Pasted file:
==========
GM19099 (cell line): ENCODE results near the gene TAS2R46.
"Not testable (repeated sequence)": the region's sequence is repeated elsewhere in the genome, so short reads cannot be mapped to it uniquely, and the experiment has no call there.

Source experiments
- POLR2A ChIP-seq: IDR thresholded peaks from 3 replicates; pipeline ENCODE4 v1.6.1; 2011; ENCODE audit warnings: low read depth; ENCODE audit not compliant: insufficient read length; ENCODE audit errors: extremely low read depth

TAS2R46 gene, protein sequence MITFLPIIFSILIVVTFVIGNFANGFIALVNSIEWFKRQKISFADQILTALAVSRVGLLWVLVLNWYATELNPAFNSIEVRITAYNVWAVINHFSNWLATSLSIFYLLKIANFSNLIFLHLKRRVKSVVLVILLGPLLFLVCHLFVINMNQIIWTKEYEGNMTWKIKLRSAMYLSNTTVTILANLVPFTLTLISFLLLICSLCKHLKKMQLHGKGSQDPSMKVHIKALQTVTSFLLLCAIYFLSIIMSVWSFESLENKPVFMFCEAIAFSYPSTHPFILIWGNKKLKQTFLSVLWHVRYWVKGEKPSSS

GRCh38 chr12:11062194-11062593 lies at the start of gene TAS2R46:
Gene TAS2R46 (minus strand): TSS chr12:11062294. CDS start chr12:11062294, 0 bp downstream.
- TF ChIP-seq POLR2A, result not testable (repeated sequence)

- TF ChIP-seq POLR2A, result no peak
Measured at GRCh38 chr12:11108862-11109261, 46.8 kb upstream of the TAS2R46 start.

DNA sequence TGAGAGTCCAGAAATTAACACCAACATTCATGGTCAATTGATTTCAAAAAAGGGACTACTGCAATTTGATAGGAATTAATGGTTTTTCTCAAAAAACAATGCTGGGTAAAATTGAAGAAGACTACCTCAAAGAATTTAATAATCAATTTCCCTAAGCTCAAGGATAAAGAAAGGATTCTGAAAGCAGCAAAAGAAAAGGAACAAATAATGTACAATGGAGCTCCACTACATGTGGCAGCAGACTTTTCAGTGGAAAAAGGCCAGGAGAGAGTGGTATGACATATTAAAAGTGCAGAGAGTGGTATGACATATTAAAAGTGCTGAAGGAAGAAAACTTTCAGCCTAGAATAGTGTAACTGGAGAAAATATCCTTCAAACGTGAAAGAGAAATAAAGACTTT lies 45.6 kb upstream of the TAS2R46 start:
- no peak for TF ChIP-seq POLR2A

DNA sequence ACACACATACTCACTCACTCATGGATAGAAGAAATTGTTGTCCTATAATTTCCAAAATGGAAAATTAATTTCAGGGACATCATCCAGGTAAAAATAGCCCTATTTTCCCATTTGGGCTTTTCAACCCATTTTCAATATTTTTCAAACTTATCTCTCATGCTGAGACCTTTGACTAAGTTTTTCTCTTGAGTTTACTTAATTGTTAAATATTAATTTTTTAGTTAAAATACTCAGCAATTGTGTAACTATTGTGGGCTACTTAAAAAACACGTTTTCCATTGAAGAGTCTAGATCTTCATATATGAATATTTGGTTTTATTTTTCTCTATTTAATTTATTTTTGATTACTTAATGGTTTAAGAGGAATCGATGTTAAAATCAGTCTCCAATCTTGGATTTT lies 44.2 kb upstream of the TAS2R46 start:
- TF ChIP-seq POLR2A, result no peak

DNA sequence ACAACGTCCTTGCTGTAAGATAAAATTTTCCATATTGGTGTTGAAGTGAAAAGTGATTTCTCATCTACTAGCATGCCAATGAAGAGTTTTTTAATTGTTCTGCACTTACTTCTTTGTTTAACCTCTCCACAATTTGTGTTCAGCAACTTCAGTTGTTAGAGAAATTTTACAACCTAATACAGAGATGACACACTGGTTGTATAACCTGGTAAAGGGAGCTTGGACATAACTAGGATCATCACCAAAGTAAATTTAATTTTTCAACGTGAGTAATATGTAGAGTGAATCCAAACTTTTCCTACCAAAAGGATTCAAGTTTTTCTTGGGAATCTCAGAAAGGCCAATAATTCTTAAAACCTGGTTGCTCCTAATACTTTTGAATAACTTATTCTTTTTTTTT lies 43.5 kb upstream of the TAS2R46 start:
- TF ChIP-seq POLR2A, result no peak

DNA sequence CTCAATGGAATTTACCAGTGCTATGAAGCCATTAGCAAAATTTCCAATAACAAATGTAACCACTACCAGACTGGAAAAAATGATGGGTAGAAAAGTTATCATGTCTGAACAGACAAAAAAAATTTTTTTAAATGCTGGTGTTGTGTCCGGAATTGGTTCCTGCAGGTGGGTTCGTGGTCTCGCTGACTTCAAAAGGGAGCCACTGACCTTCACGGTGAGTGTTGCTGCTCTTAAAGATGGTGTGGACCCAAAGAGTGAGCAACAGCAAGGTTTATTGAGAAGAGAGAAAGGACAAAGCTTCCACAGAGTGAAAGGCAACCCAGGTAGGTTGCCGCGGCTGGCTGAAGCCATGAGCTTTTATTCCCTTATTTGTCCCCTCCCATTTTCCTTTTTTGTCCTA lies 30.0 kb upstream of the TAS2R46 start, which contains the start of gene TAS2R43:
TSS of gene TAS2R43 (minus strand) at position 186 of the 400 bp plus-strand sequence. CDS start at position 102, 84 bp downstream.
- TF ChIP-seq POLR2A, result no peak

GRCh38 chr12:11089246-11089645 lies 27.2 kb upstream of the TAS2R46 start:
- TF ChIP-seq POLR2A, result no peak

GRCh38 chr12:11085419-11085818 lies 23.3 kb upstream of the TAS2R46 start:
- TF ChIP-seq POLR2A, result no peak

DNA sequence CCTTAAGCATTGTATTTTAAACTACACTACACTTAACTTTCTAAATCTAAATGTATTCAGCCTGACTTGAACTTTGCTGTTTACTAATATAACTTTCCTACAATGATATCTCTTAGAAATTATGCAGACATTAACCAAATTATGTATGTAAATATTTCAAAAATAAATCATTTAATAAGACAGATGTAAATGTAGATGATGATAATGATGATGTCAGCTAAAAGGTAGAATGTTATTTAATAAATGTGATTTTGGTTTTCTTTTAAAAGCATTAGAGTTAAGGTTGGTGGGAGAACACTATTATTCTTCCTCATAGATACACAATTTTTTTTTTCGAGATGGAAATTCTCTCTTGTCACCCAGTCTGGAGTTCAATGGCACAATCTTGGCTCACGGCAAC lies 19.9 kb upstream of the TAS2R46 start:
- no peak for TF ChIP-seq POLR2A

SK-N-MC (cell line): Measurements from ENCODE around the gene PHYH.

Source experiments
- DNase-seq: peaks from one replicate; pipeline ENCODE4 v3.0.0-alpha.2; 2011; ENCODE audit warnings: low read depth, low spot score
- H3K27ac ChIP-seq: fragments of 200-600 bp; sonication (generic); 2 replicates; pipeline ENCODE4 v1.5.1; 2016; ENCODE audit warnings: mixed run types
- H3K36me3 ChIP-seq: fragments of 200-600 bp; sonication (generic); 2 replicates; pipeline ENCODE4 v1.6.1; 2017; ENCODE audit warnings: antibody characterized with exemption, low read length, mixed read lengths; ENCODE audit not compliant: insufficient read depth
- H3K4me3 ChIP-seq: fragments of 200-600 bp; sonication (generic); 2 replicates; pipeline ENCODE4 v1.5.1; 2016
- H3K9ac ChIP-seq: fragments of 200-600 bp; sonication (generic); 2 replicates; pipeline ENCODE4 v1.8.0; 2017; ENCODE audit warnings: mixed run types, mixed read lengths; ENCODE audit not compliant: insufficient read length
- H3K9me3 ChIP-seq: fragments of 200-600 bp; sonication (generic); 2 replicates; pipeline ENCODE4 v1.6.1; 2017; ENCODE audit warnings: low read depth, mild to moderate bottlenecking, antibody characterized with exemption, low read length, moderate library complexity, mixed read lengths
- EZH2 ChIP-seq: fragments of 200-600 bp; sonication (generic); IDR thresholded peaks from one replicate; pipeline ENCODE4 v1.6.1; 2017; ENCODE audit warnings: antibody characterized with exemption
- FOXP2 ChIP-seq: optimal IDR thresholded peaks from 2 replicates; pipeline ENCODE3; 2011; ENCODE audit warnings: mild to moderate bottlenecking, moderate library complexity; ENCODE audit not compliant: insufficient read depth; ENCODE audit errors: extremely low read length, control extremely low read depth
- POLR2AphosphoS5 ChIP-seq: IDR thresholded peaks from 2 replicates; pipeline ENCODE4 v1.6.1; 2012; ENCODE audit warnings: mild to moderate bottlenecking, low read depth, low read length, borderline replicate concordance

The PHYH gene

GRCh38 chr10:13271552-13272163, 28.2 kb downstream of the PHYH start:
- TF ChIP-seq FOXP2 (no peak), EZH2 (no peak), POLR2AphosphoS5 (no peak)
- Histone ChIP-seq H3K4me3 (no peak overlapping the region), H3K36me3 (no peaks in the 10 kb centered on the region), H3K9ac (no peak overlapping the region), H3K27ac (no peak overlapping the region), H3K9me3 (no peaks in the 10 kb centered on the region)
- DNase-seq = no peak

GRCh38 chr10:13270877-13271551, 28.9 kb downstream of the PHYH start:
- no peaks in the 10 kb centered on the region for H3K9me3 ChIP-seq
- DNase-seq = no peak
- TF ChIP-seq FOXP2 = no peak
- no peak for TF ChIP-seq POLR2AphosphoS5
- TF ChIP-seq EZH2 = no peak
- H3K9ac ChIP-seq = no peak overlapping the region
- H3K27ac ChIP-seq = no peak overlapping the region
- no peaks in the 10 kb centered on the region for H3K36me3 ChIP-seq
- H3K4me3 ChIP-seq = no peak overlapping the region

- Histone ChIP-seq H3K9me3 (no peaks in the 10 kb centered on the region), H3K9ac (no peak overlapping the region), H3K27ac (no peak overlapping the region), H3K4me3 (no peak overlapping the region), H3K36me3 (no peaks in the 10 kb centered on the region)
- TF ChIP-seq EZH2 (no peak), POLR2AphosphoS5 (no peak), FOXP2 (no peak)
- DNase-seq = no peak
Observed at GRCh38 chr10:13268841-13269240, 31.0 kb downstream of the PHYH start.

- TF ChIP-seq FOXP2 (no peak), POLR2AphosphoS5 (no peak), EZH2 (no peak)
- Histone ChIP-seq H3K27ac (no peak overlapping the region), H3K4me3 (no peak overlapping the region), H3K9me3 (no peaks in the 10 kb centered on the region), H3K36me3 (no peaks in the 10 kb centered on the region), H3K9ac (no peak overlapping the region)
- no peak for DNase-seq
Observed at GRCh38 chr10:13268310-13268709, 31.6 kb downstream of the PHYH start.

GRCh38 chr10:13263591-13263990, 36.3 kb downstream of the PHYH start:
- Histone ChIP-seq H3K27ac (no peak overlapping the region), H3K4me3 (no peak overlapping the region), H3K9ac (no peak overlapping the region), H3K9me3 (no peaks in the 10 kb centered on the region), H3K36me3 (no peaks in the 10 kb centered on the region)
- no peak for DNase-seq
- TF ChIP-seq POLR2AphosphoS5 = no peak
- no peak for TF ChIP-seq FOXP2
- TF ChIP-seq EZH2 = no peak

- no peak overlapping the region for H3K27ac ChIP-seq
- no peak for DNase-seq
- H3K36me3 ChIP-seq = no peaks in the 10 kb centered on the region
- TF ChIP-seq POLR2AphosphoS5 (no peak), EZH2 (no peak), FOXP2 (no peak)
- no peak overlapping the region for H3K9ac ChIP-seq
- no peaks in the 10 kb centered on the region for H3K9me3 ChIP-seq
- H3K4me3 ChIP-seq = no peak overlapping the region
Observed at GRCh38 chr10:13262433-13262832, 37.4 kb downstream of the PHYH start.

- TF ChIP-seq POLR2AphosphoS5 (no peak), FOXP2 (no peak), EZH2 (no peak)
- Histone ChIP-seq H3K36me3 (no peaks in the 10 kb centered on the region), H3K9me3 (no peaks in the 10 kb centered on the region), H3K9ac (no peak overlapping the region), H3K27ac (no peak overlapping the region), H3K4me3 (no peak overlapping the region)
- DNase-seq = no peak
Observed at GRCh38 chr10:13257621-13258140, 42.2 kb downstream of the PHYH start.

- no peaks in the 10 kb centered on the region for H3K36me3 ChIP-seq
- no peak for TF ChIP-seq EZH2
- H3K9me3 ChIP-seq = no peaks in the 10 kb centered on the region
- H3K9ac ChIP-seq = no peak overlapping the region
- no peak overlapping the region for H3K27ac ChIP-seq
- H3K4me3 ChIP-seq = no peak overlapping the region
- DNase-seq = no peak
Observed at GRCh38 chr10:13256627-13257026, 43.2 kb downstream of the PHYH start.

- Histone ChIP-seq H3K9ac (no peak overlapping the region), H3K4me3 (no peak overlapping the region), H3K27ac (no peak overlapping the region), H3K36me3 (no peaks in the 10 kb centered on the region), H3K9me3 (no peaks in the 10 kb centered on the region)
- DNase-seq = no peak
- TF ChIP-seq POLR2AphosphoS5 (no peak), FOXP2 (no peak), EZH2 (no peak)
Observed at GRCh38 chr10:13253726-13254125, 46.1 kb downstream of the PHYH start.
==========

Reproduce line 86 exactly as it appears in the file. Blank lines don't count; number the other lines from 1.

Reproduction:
- Histone ChIP-seq H3K9ac (no peak overlapping the region), H3K4me3 (no peak overlapping the region), H3K27ac (no peak overlapping the region), H3K36me3 (no peaks in the 10 kb centered on the region), H3K9me3 (no peaks in the 10 kb centered on the region)